Winter Haven to consider proposed 1,747-home, mixed-use community near U.S. 27

Winter Haven officials are scheduled to vote this month on a proposed mixed-use development that could add more than 1,700 new homes near the intersection of U.S. 27 and Thompson Nursery Road.

The city's Planning Commission has already recommended approval of the future land use and rezoning for Preserve at Lake Ashton, a PD on two parcels covering a combined 370 acres.

"This is an area that's always been considered for a number of years to be a growth area," Senior Planner Eric Labbe told GrowthSpotter. "Lake Ashland was the first, and that's nearly built out. I think they might have one phase left." 

Ashland Land Development LLC bought the land in December from Fifth Third Bank for $2.75 million. The company principals are Lake Wales physician Hasan Mousli and Tampa developer Ghassan Kaloti. 

The PD would allow for a maximum of 1,747 residential units. Labbe said the plan doesn't specify the ratio of single family to multifamily units, but it includes a condition that each type of housing must be constructed in designated areas, and that multifamily units are restricted to four stories or less. Single-family home lots must be at least 50 feet wide.

The master plan allows up to 10 units per upland acre. "But in all reality, it's not going to be that many units," Labbe said.

The PD calls for 49.4 acres of multifamily development on three sites, including one closest to U.S. 27 that neighbors a commercial site and a 1.4-acre urban farm.

"We're not sure how they're going to do it," Labbe said. "It might be a commercial garden where they grow fruits and vegetable to sell, or it could be a community garden or co-op," Labbe said.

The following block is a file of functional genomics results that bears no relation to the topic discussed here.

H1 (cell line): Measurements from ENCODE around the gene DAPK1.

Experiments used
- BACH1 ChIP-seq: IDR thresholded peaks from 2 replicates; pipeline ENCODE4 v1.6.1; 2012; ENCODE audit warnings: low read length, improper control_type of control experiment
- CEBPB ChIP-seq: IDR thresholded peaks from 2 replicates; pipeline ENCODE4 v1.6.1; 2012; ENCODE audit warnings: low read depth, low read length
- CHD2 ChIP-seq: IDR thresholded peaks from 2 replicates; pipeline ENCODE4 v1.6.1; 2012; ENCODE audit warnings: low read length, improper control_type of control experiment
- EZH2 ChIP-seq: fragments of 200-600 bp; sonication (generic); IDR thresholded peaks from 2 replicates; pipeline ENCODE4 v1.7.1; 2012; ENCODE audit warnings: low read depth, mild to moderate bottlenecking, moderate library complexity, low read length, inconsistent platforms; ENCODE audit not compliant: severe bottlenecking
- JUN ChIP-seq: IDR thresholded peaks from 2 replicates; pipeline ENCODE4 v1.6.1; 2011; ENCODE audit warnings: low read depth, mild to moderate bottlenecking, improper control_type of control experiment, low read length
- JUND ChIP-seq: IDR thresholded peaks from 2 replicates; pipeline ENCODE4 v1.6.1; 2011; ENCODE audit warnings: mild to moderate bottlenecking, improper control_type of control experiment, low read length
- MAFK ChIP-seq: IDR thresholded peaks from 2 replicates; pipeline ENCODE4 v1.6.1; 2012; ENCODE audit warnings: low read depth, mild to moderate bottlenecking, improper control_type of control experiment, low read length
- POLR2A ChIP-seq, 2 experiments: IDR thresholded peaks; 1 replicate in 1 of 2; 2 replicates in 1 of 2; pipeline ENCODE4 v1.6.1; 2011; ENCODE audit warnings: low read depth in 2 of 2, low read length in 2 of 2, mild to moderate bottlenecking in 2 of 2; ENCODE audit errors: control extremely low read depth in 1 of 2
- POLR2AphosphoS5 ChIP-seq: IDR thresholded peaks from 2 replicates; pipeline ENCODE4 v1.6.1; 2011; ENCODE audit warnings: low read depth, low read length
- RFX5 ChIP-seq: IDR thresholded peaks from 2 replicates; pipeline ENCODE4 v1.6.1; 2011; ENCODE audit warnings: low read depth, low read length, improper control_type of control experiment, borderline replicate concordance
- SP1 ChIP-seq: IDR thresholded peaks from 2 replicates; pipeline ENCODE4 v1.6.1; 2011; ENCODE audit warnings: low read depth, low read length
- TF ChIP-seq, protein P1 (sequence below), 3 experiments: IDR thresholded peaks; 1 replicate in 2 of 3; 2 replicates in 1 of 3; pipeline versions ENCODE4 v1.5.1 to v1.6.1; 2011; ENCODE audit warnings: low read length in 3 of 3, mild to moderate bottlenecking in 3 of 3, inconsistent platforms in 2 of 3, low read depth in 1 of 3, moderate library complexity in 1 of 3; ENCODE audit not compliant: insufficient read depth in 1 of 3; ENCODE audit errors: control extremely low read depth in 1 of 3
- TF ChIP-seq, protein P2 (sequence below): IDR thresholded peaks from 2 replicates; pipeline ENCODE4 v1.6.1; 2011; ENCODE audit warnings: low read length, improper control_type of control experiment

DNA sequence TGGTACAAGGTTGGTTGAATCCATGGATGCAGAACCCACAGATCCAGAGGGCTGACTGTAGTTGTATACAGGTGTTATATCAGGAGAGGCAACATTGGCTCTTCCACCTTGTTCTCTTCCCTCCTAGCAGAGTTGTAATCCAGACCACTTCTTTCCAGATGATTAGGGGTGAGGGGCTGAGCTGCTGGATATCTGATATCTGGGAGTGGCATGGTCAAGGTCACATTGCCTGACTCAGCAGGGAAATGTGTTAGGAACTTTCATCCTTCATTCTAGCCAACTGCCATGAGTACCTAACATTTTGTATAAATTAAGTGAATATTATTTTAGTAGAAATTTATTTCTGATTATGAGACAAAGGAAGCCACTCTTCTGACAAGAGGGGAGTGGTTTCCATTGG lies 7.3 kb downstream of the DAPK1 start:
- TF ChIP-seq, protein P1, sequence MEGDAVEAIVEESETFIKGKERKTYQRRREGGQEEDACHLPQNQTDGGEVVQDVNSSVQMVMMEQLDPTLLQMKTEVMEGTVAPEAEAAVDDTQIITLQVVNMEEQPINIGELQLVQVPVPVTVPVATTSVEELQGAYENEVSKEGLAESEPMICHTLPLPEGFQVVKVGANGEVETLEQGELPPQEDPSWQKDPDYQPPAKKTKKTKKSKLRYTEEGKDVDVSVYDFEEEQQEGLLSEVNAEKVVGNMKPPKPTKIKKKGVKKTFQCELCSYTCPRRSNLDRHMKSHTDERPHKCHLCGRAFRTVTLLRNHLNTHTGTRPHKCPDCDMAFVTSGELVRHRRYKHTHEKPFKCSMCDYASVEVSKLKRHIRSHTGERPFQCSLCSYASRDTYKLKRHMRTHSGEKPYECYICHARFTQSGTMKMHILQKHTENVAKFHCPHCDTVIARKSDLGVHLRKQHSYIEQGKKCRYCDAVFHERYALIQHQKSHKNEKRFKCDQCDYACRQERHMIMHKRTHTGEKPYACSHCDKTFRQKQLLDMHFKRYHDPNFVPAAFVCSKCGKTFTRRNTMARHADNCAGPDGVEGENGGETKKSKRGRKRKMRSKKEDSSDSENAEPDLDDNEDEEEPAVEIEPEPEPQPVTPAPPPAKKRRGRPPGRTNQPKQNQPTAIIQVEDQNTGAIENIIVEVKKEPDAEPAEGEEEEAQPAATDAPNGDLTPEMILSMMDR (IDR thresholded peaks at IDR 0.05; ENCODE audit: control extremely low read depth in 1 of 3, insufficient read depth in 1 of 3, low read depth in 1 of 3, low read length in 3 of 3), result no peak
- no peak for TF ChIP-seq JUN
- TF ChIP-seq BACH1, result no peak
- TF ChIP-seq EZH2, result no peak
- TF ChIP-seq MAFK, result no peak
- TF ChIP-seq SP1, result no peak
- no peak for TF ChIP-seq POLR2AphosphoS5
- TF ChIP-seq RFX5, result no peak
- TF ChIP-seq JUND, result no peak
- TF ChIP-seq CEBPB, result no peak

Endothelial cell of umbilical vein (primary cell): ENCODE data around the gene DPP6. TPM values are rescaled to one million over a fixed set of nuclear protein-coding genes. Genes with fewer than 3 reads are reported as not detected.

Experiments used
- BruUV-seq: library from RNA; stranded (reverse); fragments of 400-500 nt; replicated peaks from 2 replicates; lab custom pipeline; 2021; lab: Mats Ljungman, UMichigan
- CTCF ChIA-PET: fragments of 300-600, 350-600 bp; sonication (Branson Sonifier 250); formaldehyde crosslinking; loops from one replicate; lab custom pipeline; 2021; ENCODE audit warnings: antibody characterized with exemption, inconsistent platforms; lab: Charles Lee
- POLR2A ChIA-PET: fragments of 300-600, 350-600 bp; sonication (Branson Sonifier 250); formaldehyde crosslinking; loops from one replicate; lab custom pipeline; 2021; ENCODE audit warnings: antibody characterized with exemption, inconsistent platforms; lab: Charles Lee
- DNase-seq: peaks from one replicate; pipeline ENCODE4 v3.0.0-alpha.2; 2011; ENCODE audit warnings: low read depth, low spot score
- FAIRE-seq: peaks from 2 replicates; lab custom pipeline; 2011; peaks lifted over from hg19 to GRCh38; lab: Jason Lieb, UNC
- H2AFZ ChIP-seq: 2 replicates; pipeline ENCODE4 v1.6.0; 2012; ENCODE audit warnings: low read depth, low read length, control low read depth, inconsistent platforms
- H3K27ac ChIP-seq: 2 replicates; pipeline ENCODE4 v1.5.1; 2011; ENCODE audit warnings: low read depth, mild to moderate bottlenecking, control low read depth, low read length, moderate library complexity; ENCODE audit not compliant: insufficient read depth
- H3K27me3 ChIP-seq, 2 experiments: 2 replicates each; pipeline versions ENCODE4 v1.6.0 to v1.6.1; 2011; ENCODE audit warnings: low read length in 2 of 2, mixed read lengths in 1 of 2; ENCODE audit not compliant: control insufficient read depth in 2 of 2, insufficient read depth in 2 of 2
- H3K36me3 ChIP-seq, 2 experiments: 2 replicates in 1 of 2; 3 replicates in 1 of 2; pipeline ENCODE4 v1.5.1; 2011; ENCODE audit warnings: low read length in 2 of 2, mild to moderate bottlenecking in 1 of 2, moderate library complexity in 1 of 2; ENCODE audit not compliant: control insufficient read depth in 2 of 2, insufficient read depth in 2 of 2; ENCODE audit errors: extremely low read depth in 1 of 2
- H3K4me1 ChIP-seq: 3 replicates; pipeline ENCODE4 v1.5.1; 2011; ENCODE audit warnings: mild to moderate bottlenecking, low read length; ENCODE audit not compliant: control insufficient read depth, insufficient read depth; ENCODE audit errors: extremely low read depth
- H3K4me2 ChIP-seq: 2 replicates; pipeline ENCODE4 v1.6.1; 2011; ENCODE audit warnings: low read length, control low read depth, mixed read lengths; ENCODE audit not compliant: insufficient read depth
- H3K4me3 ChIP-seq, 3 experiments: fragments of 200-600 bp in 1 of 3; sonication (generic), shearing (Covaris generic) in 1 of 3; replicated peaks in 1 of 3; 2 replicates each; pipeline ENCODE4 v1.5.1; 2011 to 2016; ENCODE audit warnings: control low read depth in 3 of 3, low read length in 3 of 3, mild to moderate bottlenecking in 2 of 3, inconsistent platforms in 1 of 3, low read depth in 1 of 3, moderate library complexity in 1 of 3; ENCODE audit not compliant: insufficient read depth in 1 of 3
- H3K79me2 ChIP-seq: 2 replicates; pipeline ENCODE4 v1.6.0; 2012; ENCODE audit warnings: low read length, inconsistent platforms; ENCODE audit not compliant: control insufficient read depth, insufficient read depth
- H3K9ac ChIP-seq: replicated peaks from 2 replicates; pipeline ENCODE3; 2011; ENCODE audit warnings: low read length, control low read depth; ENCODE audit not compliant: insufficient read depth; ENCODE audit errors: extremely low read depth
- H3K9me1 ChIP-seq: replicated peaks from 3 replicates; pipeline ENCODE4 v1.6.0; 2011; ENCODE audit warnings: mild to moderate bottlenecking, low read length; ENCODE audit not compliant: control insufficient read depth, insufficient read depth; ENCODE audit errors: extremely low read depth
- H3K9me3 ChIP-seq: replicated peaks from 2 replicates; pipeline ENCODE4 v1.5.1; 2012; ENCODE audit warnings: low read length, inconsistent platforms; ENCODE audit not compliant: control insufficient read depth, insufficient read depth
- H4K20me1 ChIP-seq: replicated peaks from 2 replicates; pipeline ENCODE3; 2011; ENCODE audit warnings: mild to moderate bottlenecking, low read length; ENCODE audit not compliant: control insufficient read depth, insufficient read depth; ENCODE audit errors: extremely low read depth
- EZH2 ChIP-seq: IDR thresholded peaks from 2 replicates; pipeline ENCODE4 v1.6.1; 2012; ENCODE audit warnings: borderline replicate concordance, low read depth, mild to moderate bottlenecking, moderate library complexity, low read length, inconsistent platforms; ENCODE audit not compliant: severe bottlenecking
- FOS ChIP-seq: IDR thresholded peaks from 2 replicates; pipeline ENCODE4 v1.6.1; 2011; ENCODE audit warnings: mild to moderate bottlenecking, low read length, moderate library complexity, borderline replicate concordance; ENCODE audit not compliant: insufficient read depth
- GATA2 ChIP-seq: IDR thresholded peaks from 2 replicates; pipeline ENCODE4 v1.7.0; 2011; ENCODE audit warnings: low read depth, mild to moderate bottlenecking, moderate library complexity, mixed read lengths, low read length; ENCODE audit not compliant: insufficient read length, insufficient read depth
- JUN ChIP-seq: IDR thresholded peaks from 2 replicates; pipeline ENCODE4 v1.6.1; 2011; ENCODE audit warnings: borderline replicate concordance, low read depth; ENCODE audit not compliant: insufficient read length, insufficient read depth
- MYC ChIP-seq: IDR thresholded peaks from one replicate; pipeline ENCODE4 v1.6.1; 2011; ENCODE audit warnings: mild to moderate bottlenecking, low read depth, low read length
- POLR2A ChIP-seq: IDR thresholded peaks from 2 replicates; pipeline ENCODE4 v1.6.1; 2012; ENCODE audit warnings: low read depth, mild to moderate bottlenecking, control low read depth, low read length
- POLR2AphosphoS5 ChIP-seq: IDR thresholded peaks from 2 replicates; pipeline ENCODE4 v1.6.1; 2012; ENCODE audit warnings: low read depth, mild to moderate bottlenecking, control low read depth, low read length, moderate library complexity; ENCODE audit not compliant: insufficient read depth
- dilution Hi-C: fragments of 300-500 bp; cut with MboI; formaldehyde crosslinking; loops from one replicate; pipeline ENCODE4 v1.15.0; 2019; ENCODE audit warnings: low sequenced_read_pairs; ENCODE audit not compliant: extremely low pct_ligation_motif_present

The developer already has approval for a four-story, 500-bed assisted living facility on the western boundary of the parcel.

The master plan creates three commercial pods all fronting on Thompson Nursery Road totaling 16.3 acres. The owners have requested entitlement for up to 177,507 square feet of commercial space.

Labbe said the commercial pods are restricted to less intensive neighborhood commercial uses, as opposed to the highway commercial uses permitted on U.S. 27. The plan is create a "vibrant mix of uses and unit types and compatible densities and intensities as have already been developed in the area," according to the project description. 

The commercial pods were designed to capture internal trips and limit impact on the roadway.

The community would be built in three phases -- the third may require capacity improvements to Thompson Nursery Road. 

Carter Engineering is the consulting engineer. 

Labbe said the owners must file separately in Polk County for a narrow strip of land that includes a power line easement and access for several property owners who declined to be annexed into the city. 

"They're going to maintain access for those people," he said. "We can't create an unincorporated enclave."

The developer will be required to donate right-of-way for a future widening of Thompson Nursery Road and reserve land for a future transit stop.

Have a tip about Central Florida development? Contact me at lkinsler@GrowthSpotter.com or (407)420-6261, or tweet me at @LKinslerOGrowth. Follow GrowthSpotter on Facebook, Twitter and LinkedIn.

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